There is a connection between airline deregulation and Braniff International's financial failure --namely, that the freedom of the market is the freedom to make bad business decisions as well as good. The key decision by Braniff, made after passage of the deregulation act four years ago, was to expand its operations dramatically all over the world. For several reasons--sharp increases in fuel prices, continued high interest rates, a recession and stiff competition-- Braniff's decision backfired. By the time a new chairman of the airline stepped in to engineer the necessary decision to pull back and cut losses, Braniff's cash shortages proved overwhelming.
But the new chairman, Howard D. Putnam, makes no argument for the return of airline regulation. Nor does he cite deregulation as the cause of Braniff's troubles. Dan McKinnon, chairman of the Civil Aeronautics Board, agrees. As he noted last week, there are troubles in many industries--housing, lumber, agriculture, steel and automobiles. Airlines are not exempt from economic pressures.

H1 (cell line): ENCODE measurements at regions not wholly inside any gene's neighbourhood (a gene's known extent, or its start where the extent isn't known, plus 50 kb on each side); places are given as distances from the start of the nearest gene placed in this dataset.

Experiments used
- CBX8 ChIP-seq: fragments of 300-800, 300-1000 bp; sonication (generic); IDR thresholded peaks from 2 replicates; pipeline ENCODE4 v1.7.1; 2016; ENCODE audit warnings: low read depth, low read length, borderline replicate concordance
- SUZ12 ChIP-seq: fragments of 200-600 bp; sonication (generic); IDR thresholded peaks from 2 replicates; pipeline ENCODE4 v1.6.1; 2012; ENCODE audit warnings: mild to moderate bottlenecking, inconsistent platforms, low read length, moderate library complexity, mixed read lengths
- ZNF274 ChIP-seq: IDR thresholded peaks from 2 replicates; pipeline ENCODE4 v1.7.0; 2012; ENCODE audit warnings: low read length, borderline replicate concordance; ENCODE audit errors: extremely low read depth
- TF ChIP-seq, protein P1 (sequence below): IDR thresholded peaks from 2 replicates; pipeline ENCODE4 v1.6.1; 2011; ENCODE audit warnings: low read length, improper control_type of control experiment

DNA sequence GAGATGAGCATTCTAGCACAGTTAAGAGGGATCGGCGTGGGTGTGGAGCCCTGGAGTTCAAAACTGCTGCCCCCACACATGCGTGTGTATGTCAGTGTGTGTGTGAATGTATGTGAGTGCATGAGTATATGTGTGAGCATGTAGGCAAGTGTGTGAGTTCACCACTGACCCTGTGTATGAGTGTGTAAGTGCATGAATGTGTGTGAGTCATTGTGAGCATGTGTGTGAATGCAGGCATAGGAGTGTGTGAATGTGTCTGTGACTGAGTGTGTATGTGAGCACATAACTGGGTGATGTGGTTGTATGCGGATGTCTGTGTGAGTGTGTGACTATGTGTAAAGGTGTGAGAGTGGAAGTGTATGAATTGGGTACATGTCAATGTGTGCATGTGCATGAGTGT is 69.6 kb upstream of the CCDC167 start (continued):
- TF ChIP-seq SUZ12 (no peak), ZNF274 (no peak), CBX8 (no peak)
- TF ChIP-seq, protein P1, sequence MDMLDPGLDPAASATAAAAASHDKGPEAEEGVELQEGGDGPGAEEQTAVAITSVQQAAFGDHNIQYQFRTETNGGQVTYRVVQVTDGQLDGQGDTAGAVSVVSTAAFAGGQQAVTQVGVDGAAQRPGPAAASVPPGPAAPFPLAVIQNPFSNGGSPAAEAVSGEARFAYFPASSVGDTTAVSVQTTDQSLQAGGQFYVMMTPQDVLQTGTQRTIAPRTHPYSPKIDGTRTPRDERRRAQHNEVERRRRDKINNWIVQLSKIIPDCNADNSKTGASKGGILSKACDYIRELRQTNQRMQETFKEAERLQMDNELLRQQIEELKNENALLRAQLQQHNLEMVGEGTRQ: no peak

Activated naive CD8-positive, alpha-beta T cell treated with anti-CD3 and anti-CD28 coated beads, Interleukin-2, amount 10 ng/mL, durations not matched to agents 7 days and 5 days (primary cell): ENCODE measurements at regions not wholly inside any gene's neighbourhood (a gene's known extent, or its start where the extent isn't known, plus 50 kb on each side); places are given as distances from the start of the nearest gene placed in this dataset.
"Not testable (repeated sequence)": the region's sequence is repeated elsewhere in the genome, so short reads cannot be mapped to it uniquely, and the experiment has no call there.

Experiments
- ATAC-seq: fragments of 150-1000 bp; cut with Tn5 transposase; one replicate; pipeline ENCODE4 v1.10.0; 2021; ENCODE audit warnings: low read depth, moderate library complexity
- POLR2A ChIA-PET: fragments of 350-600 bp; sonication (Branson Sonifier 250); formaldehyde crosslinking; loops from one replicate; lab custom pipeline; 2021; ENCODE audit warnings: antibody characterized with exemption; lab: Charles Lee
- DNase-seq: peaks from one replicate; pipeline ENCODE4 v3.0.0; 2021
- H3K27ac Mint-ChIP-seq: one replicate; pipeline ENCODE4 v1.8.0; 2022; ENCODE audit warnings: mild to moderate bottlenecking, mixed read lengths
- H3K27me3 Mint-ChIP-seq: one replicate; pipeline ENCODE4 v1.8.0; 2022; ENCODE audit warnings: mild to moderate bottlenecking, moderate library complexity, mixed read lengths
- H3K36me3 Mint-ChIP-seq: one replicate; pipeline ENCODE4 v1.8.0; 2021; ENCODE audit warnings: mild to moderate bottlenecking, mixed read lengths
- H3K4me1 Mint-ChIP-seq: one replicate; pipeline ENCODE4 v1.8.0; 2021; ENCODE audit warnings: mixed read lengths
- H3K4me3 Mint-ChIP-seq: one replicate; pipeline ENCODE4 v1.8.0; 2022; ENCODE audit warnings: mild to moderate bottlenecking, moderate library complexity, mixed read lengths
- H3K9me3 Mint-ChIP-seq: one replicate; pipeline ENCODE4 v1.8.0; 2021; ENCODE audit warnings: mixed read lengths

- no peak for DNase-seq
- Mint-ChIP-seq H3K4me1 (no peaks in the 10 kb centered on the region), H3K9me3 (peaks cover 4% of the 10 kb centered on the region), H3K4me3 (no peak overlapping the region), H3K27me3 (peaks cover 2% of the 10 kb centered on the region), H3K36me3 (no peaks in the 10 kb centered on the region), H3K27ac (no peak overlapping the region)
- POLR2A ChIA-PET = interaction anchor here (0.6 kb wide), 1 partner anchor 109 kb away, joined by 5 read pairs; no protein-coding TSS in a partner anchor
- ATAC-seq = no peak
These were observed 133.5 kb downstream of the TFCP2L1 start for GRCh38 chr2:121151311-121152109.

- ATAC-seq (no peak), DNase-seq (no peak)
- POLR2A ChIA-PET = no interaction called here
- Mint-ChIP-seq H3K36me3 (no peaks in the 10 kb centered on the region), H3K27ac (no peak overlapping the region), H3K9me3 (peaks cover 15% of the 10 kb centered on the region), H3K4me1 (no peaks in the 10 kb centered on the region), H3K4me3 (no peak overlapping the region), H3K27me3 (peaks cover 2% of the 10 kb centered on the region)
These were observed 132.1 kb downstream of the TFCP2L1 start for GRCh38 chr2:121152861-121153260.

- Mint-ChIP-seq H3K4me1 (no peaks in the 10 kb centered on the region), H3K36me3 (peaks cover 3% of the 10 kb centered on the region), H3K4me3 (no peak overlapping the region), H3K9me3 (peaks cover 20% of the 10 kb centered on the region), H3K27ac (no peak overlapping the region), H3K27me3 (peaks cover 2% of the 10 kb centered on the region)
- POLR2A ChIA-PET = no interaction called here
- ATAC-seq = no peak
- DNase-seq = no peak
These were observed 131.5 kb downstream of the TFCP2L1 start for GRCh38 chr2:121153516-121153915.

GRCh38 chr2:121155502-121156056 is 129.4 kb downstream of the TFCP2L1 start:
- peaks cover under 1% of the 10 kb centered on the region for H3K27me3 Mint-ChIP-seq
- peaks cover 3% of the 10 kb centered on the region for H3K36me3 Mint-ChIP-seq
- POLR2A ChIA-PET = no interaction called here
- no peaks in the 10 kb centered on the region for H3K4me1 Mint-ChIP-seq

The Braniff failure is the first by a major domestic airline--though a British carrier, Laker Airways, went bankrupt earlier this year. But if high interest rates and a recession continue, there may be major bankruptcies in other industries. So far, the casualties have not been heavy, and consumer demands-- or lack of them--have been accommodated one way or another.
To say this is not to dismiss the sadness and personal hardships of those affected by Braniff's collapse. A comeback is not impossible. But in the meantime, there is no cause for government alarm, subsidy or reinvolvement in the regulation of airlines.